A federal judge in Washington, D.C., on Monday pressed Department of Justice (DOJ) lawyers on why the public shouldn’t be allowed to see redacted portions of former special counsel Robert MuellerRobert (Bob) Swan MuellerTrump calls for probe of Obama book deal Democrats express private disappointment with Mueller testimony Kellyanne Conway: ‘I’d like to know’ if Mueller read his own report MORE’s report, suggesting that he may be willing to consider releasing at least some of the restricted document.
Judge Reggie Walton, an appointee of former President George W. Bush, posed the questions during a hearing on a pair of Freedom of Information Act (FOIA) lawsuits seeking the redacted portions of the report.
The Electronic Privacy Information Center (EPIC) and BuzzFeed News reporter Jason Leopold filed the lawsuits earlier this year. The cases have since been consolidated, and attorneys for each party split the arguments during Monday’s hearing.
Walton in particular raised concerns about Attorney General William BarrWilliam Pelham BarrTrump on mass shootings: ‘Hate has no place in our country’ At least 20 killed in El Paso shooting Federal judge rules against Trump asylum policy MORE’s initial handling of Mueller’s report, indicating that he believed there were discrepancies in how Barr characterized the report and the former special counsel’s actual findings.
“I do have some concerns because it seems to me difficult to reconcile the contents of the Mueller report and statements made by the attorney general” about the report, Walton said.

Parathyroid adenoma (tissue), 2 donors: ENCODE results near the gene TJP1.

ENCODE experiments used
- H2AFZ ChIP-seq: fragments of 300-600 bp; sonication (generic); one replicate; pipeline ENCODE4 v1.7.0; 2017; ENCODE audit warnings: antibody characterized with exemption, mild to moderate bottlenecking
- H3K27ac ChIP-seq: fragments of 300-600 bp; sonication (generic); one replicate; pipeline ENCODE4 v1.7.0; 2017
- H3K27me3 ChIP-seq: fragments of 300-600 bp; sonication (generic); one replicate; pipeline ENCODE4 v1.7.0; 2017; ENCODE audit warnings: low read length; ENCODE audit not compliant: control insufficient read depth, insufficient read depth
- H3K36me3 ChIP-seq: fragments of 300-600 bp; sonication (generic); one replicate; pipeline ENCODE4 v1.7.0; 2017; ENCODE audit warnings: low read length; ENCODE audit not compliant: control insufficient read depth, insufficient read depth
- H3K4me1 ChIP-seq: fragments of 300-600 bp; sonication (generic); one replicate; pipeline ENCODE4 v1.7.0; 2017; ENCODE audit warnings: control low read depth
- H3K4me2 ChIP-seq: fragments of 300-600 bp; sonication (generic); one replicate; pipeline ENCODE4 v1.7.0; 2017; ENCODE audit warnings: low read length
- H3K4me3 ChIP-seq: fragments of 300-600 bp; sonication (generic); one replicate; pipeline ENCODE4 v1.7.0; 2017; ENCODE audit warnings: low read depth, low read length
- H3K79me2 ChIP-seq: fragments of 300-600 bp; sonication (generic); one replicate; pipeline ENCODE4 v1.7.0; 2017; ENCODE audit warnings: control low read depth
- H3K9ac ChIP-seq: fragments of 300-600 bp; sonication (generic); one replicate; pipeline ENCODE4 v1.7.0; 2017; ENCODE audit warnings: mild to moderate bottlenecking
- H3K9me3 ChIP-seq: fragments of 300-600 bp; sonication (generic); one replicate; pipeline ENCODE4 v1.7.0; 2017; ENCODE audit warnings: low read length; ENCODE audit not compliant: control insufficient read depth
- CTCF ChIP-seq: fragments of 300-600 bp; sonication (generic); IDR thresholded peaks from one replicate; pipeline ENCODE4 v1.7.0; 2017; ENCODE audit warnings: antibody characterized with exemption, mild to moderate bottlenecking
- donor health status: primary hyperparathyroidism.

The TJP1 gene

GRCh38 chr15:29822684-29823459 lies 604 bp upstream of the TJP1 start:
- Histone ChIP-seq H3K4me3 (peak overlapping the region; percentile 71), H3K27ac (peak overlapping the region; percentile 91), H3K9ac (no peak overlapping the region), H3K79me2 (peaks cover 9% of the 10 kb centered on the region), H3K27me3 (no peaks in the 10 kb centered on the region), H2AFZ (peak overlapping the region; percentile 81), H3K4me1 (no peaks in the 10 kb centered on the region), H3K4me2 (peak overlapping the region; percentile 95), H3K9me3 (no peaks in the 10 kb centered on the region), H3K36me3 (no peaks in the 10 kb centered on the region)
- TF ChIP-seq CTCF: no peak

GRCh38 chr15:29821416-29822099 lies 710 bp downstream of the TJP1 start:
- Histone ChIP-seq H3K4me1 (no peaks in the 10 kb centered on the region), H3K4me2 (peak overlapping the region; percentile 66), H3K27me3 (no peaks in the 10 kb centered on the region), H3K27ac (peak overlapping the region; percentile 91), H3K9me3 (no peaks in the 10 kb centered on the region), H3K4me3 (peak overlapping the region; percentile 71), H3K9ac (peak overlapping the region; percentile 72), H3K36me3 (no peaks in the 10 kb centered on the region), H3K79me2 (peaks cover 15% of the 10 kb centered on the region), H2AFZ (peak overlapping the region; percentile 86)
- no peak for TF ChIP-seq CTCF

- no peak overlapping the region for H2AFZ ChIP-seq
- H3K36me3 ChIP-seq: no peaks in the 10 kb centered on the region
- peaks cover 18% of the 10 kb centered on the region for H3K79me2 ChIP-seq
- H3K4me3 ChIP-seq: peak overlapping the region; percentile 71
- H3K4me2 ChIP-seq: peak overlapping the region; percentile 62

The judge pointed to a letter authored by Barr weeks ahead of the report’s release that said Mueller determined there was no collusion between the Trump campaign and Russia in the 2016 election and Barr’s suggestion that the president was cleared by the report.
Mueller has since stated that his office did not investigate collusion but instead whether any Trump campaign officials conspired with Russians in 2016. And the former special counsel has repeatedly stated that his report does not exonerate President TrumpDonald John TrumpBooker calls Trump’s address on mass shootings ‘bull—t soup’ A plea to progressive political pundits: Stop wringing your hands GOP state lawmaker: ‘Republican Party is enabling white supremacy in our country’ MORE.
DOJ lawyer Courtney Enlow pushed back, saying that Barr was not required to release the report at all under the special counsel regulations but did so anyway. She said the attorney general’s actions were in “good faith.”
But EPIC attorney Alan Butler raised concerns over the timeline of the redactions. The DOJ released a second redacted version of the Mueller report in response to the FOIA lawsuits weeks after the initial report. But Butler noted that the exemptions in the FOIA version of the report were effectively the same as the redactions made in the originally released version of Mueller’s report.
Judge Walton raised that prospect to Enlow, suggesting that the DOJ officials tasked with making the FOIA exemptions could have been following directions from higher-ups. He cited his own time working in the DOJ, saying that sometimes “the body does what the head wants.”
Enlow said that Barr worked with members of the special counsel’s office to make the redactions and that the information withheld under FOIA in that version of the report was in line with FOIA exemptions.